What advice would you give to local business owners to prepare for epidemics?
During epidemics of influenza, businesses often suffer as they lose revenues. Business owners have to address staffing issues as many employees especially those who are in close contact with customers can easily get infected (Stanhope & Lancaster, 2015). To address the issue, owners should try to be prepared for the seasonal epidemic. First, they should address a local healthcare facility that can provide the most recent and relevant information on the matter.
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It is necessary to ask about the possible health risks, factors affecting the spread of the illness, available vaccines, as well as possible negative side effects associated with the use of this kind of medication (May, McCauley, Jeruzal, & Strong, 2015). Nursing professionals are likely to become the hospital’s representatives that will provide the data mentioned above. Business owners can address hospitals, local nursing organizations, public health nurses, and the like.
The second possible solution can be vaccination. Employees’ permission is essential. At that, the owner can ask a nurse from a local hospital to consult employees about the available vaccines. Rebmann, Elliott, Artman, VanNatta, and Wakefield (2015) note that nursing practitioners are mainly in favor of vaccination, so it is likely that the visiting nurse will try to encourage employees to be vaccinated. Finally, it is crucial to instruct employees regarding the most effective prevention measures with the focus on their hygiene.
Apart from a possible investment associated with the assistance of a nurse, the owner will have to pay for vaccines, as well as masks, and other items necessary to remain unaffected by the infection. The instructions mentioned above can also be used for the development of the business as owners can increase the number of goods or introduce products associated with the illness (certain fruit, tissues, scarfs, and so on).
Recommendations to hospital administration to keep their services available for the community
Nursing professionals are often prone to infections as they are in the closest contact with patients and their families. During epidemics of influenza, the burden on local healthcare facilities can increase significantly. In the given scenario, a quarter of the population needs healthcare services while 40% of the nursing staff is unavailable. One of the possible solutions is the use of telemedicine or, at least, some elements of this technological approach (Stanhope & Lancaster, 2015). Telenurses can assist many patients via telephone and the Internet. Patients can receive information regarding their symptoms, their treatment, necessary tests or results, and so on. As to the resources, technological issues will be minimal as hospitals have the necessary resources.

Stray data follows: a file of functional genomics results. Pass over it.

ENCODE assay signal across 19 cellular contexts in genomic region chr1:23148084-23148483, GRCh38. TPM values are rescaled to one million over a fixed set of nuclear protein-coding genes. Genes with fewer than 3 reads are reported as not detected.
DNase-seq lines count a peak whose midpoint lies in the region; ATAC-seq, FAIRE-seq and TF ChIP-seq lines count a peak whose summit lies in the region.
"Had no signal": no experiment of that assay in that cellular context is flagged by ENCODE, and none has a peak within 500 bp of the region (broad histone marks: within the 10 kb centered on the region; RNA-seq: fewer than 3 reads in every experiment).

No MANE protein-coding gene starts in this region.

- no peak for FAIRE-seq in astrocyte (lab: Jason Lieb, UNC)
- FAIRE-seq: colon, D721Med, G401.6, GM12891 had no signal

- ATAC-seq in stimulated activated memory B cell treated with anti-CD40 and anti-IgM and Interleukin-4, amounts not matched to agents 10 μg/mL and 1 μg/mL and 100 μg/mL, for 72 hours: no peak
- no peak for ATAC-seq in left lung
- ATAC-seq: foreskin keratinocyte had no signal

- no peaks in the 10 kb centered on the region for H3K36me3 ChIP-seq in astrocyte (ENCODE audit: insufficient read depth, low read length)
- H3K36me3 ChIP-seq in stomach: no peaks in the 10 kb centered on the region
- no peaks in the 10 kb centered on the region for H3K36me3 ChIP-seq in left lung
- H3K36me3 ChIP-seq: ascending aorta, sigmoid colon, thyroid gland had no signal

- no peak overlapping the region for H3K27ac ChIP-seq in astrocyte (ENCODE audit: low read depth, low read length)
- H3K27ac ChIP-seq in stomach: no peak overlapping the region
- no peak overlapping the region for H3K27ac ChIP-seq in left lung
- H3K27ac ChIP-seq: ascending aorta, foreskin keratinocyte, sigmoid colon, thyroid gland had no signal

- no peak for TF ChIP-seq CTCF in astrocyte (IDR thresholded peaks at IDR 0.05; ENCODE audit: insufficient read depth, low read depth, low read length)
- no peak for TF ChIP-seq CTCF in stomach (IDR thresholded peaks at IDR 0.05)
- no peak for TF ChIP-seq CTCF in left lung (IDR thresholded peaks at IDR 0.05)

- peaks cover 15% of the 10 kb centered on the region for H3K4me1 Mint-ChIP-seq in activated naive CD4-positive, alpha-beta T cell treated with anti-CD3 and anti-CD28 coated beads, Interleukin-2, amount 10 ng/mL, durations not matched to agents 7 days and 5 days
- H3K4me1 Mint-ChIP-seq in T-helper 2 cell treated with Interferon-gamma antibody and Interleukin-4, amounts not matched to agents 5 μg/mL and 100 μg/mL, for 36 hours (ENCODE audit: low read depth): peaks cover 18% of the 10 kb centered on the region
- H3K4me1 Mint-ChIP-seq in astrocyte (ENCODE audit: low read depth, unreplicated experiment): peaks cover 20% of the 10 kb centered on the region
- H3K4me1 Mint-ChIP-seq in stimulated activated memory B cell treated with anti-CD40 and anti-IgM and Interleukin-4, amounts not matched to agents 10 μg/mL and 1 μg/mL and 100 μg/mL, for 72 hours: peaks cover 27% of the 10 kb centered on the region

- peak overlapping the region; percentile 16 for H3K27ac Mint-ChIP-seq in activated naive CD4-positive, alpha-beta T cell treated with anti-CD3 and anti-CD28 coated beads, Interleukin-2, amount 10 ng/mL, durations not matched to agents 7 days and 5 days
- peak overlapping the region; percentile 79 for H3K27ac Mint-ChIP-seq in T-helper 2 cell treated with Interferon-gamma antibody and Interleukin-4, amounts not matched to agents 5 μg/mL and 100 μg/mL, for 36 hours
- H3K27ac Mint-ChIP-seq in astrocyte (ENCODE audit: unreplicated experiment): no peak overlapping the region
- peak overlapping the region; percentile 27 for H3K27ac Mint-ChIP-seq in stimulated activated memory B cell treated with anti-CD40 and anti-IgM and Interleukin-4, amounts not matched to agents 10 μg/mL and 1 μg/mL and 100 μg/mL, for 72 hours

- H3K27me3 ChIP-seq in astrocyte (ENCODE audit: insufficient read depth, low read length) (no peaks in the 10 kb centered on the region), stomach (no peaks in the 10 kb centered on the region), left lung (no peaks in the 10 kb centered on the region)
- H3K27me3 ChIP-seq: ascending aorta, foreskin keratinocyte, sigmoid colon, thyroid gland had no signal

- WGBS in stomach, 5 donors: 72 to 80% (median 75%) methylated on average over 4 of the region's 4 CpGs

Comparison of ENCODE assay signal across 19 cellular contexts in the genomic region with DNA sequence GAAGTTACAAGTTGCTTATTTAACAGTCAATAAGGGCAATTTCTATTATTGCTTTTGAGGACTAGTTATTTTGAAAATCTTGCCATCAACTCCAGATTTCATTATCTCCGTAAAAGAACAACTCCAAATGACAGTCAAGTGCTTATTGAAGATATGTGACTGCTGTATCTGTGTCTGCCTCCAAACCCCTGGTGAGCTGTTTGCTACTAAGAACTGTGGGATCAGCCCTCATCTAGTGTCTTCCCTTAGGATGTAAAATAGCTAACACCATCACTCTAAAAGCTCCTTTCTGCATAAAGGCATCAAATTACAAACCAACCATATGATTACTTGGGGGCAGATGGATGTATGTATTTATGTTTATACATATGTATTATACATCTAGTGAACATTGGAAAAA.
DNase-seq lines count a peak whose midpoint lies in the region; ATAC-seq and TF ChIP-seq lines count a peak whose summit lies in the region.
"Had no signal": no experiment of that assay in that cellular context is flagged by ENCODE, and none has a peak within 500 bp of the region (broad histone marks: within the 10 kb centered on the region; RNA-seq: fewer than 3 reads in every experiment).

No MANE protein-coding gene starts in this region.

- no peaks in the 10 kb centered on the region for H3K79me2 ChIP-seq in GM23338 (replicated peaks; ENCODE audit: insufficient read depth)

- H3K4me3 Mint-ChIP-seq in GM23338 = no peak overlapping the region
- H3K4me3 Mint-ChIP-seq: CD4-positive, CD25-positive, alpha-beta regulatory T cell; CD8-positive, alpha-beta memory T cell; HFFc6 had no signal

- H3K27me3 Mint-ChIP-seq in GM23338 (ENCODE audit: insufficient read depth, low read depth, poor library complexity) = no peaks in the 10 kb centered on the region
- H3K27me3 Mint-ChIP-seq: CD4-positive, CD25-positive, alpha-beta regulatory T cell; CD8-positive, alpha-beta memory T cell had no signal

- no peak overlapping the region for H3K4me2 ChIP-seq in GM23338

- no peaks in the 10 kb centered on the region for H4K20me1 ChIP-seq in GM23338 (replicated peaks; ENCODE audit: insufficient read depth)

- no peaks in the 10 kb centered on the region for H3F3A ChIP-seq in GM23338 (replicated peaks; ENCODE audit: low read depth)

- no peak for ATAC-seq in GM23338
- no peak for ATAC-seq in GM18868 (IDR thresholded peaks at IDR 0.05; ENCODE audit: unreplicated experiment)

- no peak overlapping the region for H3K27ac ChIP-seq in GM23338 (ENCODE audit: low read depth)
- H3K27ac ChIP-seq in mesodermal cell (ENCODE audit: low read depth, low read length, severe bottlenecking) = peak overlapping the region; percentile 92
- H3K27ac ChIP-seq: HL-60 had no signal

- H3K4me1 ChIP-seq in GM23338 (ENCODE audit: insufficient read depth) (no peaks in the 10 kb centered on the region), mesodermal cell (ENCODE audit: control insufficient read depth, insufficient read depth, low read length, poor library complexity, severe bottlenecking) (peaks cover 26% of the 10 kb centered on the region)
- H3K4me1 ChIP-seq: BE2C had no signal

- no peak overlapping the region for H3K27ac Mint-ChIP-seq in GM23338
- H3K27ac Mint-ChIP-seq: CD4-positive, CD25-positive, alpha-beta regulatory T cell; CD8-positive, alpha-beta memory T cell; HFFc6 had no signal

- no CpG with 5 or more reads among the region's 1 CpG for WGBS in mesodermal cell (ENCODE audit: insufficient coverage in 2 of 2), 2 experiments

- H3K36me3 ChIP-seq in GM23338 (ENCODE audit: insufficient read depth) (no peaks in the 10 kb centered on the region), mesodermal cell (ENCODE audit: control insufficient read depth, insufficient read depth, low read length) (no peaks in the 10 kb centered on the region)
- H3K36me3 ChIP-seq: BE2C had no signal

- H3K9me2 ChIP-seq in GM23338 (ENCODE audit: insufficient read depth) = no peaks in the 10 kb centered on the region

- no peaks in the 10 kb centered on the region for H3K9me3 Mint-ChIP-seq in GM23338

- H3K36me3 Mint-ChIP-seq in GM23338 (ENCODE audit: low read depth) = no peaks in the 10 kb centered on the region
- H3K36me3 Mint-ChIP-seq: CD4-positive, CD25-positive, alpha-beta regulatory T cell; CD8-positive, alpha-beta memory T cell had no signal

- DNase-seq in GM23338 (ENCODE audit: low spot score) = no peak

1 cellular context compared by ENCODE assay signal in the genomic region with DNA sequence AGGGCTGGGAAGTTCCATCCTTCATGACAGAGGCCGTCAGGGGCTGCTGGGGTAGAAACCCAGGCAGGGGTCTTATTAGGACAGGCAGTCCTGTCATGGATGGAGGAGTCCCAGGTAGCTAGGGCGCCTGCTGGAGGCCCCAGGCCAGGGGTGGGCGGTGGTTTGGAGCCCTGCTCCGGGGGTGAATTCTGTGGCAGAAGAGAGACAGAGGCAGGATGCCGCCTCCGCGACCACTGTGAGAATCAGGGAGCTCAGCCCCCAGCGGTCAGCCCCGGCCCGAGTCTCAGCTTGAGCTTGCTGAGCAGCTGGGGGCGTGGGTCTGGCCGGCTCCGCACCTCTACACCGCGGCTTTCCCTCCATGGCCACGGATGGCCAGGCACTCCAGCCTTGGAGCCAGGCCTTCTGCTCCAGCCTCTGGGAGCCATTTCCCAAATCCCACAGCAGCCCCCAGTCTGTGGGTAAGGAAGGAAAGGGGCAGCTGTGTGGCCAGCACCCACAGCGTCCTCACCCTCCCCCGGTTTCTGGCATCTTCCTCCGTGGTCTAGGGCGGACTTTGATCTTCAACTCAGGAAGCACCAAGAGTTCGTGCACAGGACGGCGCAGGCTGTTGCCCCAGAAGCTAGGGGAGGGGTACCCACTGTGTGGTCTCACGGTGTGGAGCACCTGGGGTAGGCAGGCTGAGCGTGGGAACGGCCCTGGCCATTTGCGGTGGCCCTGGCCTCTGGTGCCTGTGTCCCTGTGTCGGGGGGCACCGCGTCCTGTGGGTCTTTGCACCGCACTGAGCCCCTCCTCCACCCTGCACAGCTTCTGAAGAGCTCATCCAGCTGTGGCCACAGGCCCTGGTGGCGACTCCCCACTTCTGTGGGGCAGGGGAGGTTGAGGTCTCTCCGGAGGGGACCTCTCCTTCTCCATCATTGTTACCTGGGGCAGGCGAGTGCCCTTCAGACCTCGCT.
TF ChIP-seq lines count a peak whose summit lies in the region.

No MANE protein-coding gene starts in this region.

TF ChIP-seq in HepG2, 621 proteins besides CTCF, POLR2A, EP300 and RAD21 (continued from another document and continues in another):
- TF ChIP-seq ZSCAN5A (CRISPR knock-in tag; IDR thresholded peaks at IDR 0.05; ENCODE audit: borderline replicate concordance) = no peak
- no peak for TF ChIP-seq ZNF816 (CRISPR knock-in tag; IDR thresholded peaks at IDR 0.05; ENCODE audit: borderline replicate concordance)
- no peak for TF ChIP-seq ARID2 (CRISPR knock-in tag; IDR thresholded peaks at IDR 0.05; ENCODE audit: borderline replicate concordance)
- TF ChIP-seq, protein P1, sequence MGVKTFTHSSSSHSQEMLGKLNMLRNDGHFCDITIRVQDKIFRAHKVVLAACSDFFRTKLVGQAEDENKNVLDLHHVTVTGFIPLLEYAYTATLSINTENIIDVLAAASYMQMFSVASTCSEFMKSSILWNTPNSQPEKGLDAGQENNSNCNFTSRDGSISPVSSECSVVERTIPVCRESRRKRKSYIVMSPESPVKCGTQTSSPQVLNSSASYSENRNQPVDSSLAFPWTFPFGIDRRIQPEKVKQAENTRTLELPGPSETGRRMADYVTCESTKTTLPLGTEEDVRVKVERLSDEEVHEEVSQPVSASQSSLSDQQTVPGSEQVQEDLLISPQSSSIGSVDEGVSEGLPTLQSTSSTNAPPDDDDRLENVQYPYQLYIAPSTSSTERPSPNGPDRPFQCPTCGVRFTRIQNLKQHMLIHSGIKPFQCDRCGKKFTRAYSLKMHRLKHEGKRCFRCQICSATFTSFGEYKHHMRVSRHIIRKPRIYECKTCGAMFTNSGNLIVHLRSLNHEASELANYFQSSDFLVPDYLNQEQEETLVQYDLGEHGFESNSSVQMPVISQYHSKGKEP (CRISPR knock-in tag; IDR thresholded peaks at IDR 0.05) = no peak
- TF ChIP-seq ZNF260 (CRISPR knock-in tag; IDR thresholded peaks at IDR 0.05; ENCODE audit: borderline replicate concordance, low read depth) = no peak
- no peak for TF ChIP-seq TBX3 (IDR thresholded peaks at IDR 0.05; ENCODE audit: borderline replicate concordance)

The major issue can be associated with staffing. Some training can be needed as there are some peculiarities of this kind of nursing practice. Telenurses employed at the hospital can train or instruct other nursing practitioners. Importantly, Bell, Dake, Price, Jordan, and Rega (2014) report that many nurses are ready to work from home, so it is possible to address the nursing professionals who are on sick leave to work from home for several hours per week or day. It is also vital to communicate with the community and explain the benefits of telemedicine.
At that, the hospital still needs nurses to make sure that patients receive all the necessary clinical procedures. Some administrative workers can complete some nursing tasks. To encourage healthcare professionals to cooperate actively, it is necessary to provide additional days to vacations, flexible schedules, and other perks. Monetary rewards can also be employed.
Bell, M., Dake, J., Price, J., Jordan, T., & Rega, P. (2014). A national survey of emergency nurses and avian influenza threat. Journal of Emergency Nursing, 40(3), 212-217.
May, T., McCauley, M. P., Jeruzal, J., & Strong, K. A. (2014). Catastrophic events versus infectious disease outbreak: Distinct challenges for emergency planning. Reason Papers, 37(1), 54-64.
Rebmann, T., Elliott, M., Artman, D., VanNatta, M., & Wakefield, M. (2015). Missouri K-12 school disaster and biological event preparedness and seasonal influenza vaccination among school nurses. American Journal of Infection Control, 43(10), 1028-1034.
Stanhope, M., & Lancaster, J. (2015). Public health nursing: Population-centered health care in the community. St. Louis, MO: Elsevier Health Sciences.